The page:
Boxing Drama "Southpaw" Ends Up A Split Decision

Jake Gyllenhaal boxing drama “Southpaw” is a reliable old hound of a movie, tired and droopy but endearing all the same. Although it sometimes plays like a catwalk for sports movie clichés – one after the other after the other – the film knows exactly what it is. And it’s hard to deny the comforts of Gyllenhaal and Forest Whitaker having a Rocky-vs-Mickey-like spat in the corner of a dive bar.

The pic’s screenplay – the first from “Sons Of Anarchy” creator Kurt Sutter – is unflinchingly earnest, which at first glance might not seem a good match for director Antoine Fuqua. Fuqua has been riding the coattails of his first big hit, “Training Day,” for nearly 15 years now, slip-siding down a slope of humorless, brain-dead action fare (“Olympus Has Fallen,” “The Equalizer”).

But like it’s ripped leading man, “Southpaw” has heft, affording Fuqua his most affecting, substantive material in years. There’s nothing here as electric as Denzel Washington’s fireball of a performance in “Training Day,” but the script is adequate and the cast elevates it at every turn.

Gyllenhaal plays Billy Hope, a boxer with a 43-0 record and the world wrapped around his finger. He lives in a mansion with his wife Maureen (Rachel McAdams) and young daughter Leila (Oona Laurence). His agent (Curtis “50 Cent” Jackson) is on the cusp of inking one of the biggest fight contracts in the history of the sport. His world seems bulletproof.

But with a single gunshot that world collapses in on itself.

The redemption-through-boxing arc that follows isn’t the most graceful ever put to screen – in fact, it never makes much sense – but the arrival of Forest Whitaker as Tick Wills, gruff inner city boxing trainer, makes the medicine go down.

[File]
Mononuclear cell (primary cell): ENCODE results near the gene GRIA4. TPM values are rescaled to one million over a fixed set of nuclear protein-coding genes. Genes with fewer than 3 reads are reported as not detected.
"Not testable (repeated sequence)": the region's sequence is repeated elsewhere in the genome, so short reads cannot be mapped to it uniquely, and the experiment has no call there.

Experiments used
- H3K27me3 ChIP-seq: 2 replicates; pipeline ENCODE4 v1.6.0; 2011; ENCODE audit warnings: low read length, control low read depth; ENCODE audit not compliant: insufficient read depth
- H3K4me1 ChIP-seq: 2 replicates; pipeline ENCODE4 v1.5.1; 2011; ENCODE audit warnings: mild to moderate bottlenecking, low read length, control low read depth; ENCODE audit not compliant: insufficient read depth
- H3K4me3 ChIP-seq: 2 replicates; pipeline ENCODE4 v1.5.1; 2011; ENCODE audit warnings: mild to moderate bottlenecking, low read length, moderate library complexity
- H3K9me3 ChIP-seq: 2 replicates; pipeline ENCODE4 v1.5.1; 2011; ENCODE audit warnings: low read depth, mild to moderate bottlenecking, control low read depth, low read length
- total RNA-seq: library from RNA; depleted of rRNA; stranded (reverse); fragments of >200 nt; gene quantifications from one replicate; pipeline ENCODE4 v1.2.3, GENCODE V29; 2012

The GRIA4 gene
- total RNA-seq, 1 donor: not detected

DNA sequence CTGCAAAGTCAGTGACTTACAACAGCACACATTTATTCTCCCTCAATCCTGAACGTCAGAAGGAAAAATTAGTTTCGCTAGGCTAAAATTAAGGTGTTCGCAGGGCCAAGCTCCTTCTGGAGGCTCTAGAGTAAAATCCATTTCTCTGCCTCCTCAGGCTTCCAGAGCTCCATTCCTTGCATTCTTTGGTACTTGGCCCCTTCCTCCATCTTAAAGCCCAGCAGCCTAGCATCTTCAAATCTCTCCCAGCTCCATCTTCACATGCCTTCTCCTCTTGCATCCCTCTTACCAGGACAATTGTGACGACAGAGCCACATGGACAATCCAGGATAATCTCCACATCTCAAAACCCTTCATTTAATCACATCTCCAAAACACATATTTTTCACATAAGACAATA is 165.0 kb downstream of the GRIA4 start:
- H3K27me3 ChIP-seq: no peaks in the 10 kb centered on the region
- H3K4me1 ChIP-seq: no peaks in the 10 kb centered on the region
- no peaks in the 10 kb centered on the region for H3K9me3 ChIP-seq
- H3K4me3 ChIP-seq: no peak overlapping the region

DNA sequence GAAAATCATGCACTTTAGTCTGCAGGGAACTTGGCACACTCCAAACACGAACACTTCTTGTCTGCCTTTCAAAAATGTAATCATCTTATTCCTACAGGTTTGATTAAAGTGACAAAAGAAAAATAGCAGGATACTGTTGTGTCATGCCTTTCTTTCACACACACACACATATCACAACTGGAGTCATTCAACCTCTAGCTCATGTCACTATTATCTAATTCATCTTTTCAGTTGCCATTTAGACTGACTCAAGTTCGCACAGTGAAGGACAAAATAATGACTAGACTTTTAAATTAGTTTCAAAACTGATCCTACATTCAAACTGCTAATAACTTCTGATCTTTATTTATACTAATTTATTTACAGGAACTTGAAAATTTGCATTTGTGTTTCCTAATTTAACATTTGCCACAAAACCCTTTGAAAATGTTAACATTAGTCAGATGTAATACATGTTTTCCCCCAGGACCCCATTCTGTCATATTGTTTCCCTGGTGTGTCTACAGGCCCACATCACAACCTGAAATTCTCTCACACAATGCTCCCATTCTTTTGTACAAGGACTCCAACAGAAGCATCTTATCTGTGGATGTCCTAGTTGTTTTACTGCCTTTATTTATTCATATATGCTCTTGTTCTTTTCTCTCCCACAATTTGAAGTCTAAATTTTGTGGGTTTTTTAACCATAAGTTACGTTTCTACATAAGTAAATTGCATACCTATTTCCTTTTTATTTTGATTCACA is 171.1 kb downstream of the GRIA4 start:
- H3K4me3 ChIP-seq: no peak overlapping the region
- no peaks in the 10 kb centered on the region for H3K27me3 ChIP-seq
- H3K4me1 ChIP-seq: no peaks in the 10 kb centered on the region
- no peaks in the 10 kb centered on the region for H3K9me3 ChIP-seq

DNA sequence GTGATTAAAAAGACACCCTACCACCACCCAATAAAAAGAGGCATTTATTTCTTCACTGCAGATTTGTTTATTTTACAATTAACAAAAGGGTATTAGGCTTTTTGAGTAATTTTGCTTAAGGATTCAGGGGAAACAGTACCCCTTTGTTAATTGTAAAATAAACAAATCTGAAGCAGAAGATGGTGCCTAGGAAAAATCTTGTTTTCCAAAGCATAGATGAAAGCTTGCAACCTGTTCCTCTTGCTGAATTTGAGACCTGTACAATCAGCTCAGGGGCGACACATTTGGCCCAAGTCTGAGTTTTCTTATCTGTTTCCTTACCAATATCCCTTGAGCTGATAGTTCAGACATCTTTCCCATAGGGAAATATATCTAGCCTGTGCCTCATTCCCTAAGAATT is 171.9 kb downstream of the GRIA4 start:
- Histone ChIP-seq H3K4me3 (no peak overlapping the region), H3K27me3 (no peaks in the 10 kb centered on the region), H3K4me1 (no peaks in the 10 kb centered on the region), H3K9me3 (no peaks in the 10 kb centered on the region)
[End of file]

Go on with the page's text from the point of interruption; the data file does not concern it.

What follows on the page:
As wooden as 50 Cent is in his role (he’s terrible), both Whitaker and Naomie Harris (as a social worker) are the opposite, their presence often making the movie fly. Each is given a stock role that they whip into shape in no time at all, turning some otherwise stale story beats into something alive, if not revolutionary.

Above all, there might not be a more interesting actor working today than Jake Gyllenhaal. His once timid screen presence has evolved into something ferocious while remaining delicately layered. In “Southpaw” he inhabits Billy Hope so completely – physically and emotionally – that there’s never a moment when Gyllenhaal the actor is on screen. Billy Hope might be his most vibrant work to date, even if the movie doesn’t match up. It’s as thrilling as ever to watch him work.

“Southpaw” might as well be called “Boxing Movie,” with its plain, predictable story frequently undermining its award season aspirations. But it’s far from worthless and it just might be essential for both boxing enthusiasts and Gyllenhaal fans. If nothing else, it pretty easily usurps Mayweather vs. Pacquiao as the boxing event of 2015.

-J. Olson

Rating: ★★★ out of ★★★★★ (Okay)

Release Date: July 24, 2015
Studio: The Weinstein Company
Director: Antoine Fuqua
Screenwriter: Kurt Sutter
Starring: Jake Gyllenhaal, Forest Whitaker, Rachel McAdams, Naomie Harris, Oona Laurence, Curtis “50 Cent” Jackson
MPAA Rating: R (for language throughout, and some violence)